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Small-scale heterogeneity in temperate forest canopy arthropods: stratification of spider and beetle assemblages

Published online by Cambridge University Press:  04 July 2012

Kathleen R. Aikens
Department of Natural Resource Sciences, McGill University, Macdonald Campus, 21, 111 Lakeshore Road, Ste-Anne-de-Bellevue, Québec, Canada H9X 3V9
Christopher M. Buddle*
Department of Natural Resource Sciences, McGill University, Macdonald Campus, 21, 111 Lakeshore Road, Ste-Anne-de-Bellevue, Québec, Canada H9X 3V9
1Corresponding author (e-mail:


Vertical gradients in biotic and abiotic factors may create small-scale spatial variation in arthropod communities, a phenomenon that continues to be understudied. We investigated heterogeneity in the vertical distribution of spider and beetle assemblages in the canopy of sugar maples (Acer saccharum Marshall) (Aceraceae) in a deciduous forest in eastern Canada. Comparisons across four strata (understorey [UN] through upper canopy [UC] crown) documented variation in density, diversity, and species composition. Density of all common families decreased significantly with height and overall species richness of both spiders and beetles was highest in the UN and lowest in the UC crown. We observed greater spatial variation in spider assemblages compared with beetle assemblages and documented differences in spider guild structure: web-spinning spiders were most common in the UN and jumping spiders dominated the canopy. Our results suggest that arthropod assemblages are not homogeneous with respect to vertical space and that heterogeneity exists even at the scale of several metres.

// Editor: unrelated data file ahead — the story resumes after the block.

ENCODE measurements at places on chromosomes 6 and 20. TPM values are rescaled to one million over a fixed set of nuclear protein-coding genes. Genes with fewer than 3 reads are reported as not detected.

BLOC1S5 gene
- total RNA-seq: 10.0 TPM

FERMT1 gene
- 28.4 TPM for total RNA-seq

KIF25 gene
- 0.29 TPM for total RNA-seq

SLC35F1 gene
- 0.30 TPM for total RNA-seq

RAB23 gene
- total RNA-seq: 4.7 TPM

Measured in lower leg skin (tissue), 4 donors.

Les gradients verticaux des facteurs biotiques et abiotiques peuvent produire des variations spatiales à petite échelle dans les communautés d'arthropodes, un phénomène qui reste encore peu étudié. Nous examinons l'hétérogénéité de la répartition spatiale de peuplements d'araignées et de coléoptères dans la canopée d’érables à sucre (Acer saccharum Marshall) (Aceraceae) dans une forêt décidue de l'est du Canada. La comparaison de quatre strates (du sous-bois à la cime supérieure de la canopée) montre des variations de densité, de diversité et de composition d'espèces. La densité de toutes les familles communes décroît significativement en fonction de la hauteur et la richesse spécifique globale, tant des araignées que des coléoptères, atteint son maximum dans le sous-bois et son minimum dans la cime supérieure de la canopée. Nous observons une variation spatiale plus importante chez les peuplements d'araignées que chez les peuplements de coléoptères, ainsi que des différences dans les guildes d'araignées, car les araignées tisseuses de toile sont plus communes dans le sous-bois et les araignées sauteuses dominent dans la canopée. Nos résultats indiquent que les peuplements d'arthropodes ne sont pas homogènes en fonction de l'espace vertical et qu'il existe une hétérogénéité même à l’échelle de quelques mètres.

Original Article
Copyright © Entomological Society of Canada 2012

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